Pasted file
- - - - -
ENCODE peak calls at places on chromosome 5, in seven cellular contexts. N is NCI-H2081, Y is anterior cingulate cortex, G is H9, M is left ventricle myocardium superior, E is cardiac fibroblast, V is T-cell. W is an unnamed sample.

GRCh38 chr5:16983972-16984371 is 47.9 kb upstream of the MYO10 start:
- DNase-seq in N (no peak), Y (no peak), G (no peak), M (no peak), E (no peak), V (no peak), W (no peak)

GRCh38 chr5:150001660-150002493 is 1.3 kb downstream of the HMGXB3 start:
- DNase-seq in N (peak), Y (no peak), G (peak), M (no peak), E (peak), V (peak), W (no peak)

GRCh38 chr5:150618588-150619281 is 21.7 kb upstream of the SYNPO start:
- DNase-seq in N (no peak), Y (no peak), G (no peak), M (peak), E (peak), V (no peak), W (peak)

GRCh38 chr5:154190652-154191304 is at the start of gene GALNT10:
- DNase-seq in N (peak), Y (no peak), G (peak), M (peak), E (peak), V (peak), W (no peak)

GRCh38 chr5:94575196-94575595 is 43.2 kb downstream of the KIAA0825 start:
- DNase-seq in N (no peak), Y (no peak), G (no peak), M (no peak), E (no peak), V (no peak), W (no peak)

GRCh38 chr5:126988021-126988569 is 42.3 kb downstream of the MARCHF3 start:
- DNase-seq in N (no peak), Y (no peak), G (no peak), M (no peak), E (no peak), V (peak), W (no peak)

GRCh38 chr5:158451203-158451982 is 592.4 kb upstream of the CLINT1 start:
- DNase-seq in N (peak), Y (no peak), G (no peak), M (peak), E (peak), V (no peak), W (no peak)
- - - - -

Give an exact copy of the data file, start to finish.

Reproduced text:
ENCODE peak calls at places on chromosome 5, in seven cellular contexts. N is NCI-H2081, Y is anterior cingulate cortex, G is H9, M is left ventricle myocardium superior, E is cardiac fibroblast, V is T-cell. W is an unnamed sample.

GRCh38 chr5:16983972-16984371 is 47.9 kb upstream of the MYO10 start:
- DNase-seq in N (no peak), Y (no peak), G (no peak), M (no peak), E (no peak), V (no peak), W (no peak)

GRCh38 chr5:150001660-150002493 is 1.3 kb downstream of the HMGXB3 start:
- DNase-seq in N (peak), Y (no peak), G (peak), M (no peak), E (peak), V (peak), W (no peak)

GRCh38 chr5:150618588-150619281 is 21.7 kb upstream of the SYNPO start:
- DNase-seq in N (no peak), Y (no peak), G (no peak), M (peak), E (peak), V (no peak), W (peak)

GRCh38 chr5:154190652-154191304 is at the start of gene GALNT10:
- DNase-seq in N (peak), Y (no peak), G (peak), M (peak), E (peak), V (peak), W (no peak)

GRCh38 chr5:94575196-94575595 is 43.2 kb downstream of the KIAA0825 start:
- DNase-seq in N (no peak), Y (no peak), G (no peak), M (no peak), E (no peak), V (no peak), W (no peak)

GRCh38 chr5:126988021-126988569 is 42.3 kb downstream of the MARCHF3 start:
- DNase-seq in N (no peak), Y (no peak), G (no peak), M (no peak), E (no peak), V (peak), W (no peak)

GRCh38 chr5:158451203-158451982 is 592.4 kb upstream of the CLINT1 start:
- DNase-seq in N (peak), Y (no peak), G (no peak), M (peak), E (peak), V (no peak), W (no peak)